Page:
First Book Contest sponsored by MFA in Creative Writing Program at Fairleigh Dickinson University and Serving House Books
Sub-genre: Women’s fiction, Jewish fiction, Contemporary
About the book:
Ida Mae Glick, a critically acclaimed Jewish filmmaker, has lived and taught in the small town of Willow Bend, New York for five years without drawing attention to her troubled past. But when she suffers a near fatal heart attack, the result of trying to live on the same meager rations as a group of homeless people she is filming, she winds up in intensive care under the scrutiny of a neurotic psychiatrist who believes she’s unstable. To make matters worse, her mother’s ghost has appeared at her bedside with old gripes, and her angry, estranged identical twin, Lisa, is heading toward town intent on having her committed. Ida Mae is desperate to escape with her freedom intact, but knows she’ll have to get past her psychiatrist first. The only question is, can she? Shadows and Ghosts is Ida Mae’s tale of artistic passion, fierce sibling rivalry, failed love affairs, substance abuse, and the magical redemptive power of cinema.
At its core, Shadows and Ghosts is like much contemporary women’s fiction. It is purely character-driven, its settings are modern, and its main characters are female. There are men in the novel, all of whom are essential to the story, yet they play supporting roles. Having said that, I do think the work is unique because of its non-linear construction, and the fact that it is told from two points of view—first person, past tense, and third person, present tense. The former describes the events leading up to the main character’s cardiac arrest, and the latter allows the events resulting from that arrest to unfold. This intertwined narration is then framed within the context of famous film images. My idea was that the two points of view—one which functions as a voice-over, and the other that presents action in real time—would give readers both a literary and cinematic experience.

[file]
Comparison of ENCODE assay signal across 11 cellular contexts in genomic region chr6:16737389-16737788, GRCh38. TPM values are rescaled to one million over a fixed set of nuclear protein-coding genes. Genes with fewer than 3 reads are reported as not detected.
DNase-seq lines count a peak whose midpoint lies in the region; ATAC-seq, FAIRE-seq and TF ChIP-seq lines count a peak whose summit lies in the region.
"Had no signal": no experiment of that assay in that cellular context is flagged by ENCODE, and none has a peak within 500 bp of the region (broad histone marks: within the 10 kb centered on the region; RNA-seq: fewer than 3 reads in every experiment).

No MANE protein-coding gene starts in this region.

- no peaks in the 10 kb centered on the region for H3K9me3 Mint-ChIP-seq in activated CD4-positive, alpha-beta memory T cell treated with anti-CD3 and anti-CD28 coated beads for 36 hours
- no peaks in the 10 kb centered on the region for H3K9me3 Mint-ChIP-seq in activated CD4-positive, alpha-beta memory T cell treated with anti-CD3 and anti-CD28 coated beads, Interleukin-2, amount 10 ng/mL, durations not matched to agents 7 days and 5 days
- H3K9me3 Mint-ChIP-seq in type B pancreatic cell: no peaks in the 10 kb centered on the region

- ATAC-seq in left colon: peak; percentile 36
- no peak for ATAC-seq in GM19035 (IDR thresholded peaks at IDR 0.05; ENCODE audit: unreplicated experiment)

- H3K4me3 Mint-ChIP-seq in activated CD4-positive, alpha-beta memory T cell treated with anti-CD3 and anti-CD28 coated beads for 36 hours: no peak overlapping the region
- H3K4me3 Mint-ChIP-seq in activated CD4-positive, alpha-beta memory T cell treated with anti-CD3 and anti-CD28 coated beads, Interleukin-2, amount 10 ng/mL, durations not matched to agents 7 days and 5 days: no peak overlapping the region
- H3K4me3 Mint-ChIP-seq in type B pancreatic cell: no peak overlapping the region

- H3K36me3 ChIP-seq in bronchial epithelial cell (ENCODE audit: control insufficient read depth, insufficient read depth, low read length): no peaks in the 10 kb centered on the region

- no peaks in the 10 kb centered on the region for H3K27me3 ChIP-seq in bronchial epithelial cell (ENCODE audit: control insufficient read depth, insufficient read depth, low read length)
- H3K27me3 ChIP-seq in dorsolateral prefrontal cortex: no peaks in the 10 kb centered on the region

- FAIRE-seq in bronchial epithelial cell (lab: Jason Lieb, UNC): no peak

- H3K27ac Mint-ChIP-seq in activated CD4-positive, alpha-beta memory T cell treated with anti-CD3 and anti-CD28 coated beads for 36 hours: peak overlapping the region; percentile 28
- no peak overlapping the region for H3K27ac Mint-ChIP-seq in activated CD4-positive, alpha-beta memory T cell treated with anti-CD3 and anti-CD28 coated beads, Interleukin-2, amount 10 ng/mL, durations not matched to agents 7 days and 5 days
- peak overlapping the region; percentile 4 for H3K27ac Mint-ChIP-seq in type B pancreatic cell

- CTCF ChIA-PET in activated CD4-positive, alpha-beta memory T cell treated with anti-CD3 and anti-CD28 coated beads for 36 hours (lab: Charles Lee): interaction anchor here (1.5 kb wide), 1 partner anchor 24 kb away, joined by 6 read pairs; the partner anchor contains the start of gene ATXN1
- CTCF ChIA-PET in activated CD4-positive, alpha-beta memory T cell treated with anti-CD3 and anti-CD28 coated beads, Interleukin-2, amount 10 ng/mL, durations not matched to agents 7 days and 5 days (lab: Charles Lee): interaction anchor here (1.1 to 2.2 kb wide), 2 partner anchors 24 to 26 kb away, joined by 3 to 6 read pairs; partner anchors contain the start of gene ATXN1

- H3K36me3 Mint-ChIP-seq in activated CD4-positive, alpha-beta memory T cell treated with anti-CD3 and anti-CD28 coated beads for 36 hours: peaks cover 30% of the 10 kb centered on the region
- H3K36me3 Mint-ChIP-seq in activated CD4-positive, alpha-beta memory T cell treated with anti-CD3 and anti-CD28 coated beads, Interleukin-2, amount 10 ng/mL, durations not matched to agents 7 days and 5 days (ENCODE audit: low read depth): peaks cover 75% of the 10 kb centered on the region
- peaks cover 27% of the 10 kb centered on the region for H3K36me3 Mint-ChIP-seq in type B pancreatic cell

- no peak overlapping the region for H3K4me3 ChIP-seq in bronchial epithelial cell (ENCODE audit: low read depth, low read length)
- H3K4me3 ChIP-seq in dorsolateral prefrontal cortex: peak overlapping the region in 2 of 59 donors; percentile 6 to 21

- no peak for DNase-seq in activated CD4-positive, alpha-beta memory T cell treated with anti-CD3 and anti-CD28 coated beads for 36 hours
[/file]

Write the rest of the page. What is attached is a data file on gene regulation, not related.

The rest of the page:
Genre: Anthology (Flash Fiction and Poetry)
About the book:
“The title we’ve given this anthology, (After)life, indicates the broad range of cultural experiences and encounters with death, whether actual or imagined, that the stories and poems relate. Collectively, the pieces in this anthology pose the question, What does death mean? Death used to be simple. It was the moment when the heart stopped beating. When does death occur now? Does death mean only endings for those left behind? If not, what are the ways in which we live on, after life? The stories and poems in (After)life explore or meditate on answers to these and other questions. The works we selected for (After)life reflect the complexity of our experiences with death.”
“Ghost Nebula” by Deborah Walker — Queensferry Press Best Small Fictions Finalist 2016
“The Beating Heart of the Wristwatch” by Martin Espada — Pushcart Prize Winner 2017